Taiwan's Sovereign Status and the Neglected Taipei Treaty of 1952



Man-houng Lin, Institute of Modern History, Academia Sinica

Date and Time

January 24, 2011 12:15 PM - 1:30 PM



RSVP required by 5PM January 20.


Philippines Conference Room

With a territory consisting of 36,000 square kilometres and a population of 23 million, the Republic of China (ROC) on Taiwan, Penghu, Jinmen and Mazu had, in 1970, the year prior to its withdrawal from the United Nations (UN), a population larger than two thirds of the countries in the world. In 1996, its population exceeded that of three quarters of the member nations of UN. However, the question of Taiwan being a nation in the international order is, strangely, still debated. To enquire into this delicate issue, Dr. Man-houng Lin will address to what extent the statehood of the ROC on Taiwan has or has not been secured by the Treaty of Peace between the Republic of China and Japan, singed and turned effective in 1952, and often referred to as the “Taipei Treaty.” (Taibei heyue) She will also illustrate that not only the People’s Republic of China, but also the Taiwanese in general have been unclear about Taiwan’s status as a sovereign state on the world stage. Meanwhile, in this special seminar Dr. Lin will further depict the background of the Taipei Treaty in terms of the long-term history of the Asian Pacific region. She will show how the Cold War made the Taipei Treaty, and ironically, how the ideological attachment of Taiwan with the Chinese mainland has also blurred this treaty.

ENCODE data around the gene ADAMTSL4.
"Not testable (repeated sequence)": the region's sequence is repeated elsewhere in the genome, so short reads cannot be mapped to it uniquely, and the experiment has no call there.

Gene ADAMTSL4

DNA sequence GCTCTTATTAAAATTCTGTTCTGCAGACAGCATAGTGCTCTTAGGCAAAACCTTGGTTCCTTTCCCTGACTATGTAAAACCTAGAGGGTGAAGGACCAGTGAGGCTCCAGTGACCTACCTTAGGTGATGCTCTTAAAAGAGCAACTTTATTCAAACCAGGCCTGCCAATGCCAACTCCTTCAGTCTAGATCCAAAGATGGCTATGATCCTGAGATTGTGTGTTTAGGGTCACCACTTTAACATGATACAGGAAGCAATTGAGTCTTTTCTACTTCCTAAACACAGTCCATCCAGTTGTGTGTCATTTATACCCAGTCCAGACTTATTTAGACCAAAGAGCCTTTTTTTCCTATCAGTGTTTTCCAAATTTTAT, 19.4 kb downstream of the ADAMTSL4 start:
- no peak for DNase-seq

Man-houng Lin received her Ph.D. in History and East Asian Languages from Harvard University. She has been a Senior Research Fellow at the Institute of Modern History, Academia Sinica since 1990, and Professor at the Department of History, National Taiwan Normal University since 1991. Her research interests include treaty ports and modern China, native opium of late Qing China, currency crisis and early nineteenth-century China, and Taiwanese merchants' overseas economic networks during the Japanese colonial period. She has published 5 books and about 70 articles in Chinese, English, Japanese, and Korean. From May 2008 to December 2010, Dr. Lin was President of the Academia Historica, the Republic of China (Taiwan).

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